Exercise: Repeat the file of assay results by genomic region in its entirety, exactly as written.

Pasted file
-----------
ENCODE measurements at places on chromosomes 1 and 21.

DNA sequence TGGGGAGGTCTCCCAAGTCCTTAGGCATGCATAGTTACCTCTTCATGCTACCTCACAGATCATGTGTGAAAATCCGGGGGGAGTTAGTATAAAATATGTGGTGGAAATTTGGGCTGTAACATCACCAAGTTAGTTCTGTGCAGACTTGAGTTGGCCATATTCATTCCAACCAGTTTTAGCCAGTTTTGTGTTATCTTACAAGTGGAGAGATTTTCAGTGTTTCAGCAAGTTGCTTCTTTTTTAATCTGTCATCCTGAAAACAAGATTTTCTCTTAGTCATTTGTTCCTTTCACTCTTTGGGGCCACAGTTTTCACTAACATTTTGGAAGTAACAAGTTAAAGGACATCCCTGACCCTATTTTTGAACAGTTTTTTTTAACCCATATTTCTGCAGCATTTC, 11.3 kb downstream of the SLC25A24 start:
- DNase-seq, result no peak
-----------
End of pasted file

ENCODE measurements at places on chromosomes 1 and 21.

DNA sequence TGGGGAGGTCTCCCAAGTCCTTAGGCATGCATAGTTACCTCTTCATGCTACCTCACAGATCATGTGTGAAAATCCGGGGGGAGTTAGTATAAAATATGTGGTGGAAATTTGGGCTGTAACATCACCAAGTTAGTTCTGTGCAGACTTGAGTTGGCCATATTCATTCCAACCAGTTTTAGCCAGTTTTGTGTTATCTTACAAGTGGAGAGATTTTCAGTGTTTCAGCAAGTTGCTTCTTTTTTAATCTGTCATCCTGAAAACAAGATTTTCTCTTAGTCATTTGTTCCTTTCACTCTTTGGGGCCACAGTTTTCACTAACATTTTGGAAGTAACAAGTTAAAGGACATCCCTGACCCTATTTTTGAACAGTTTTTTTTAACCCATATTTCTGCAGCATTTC, 11.3 kb downstream of the SLC25A24 start:
- DNase-seq, result no peak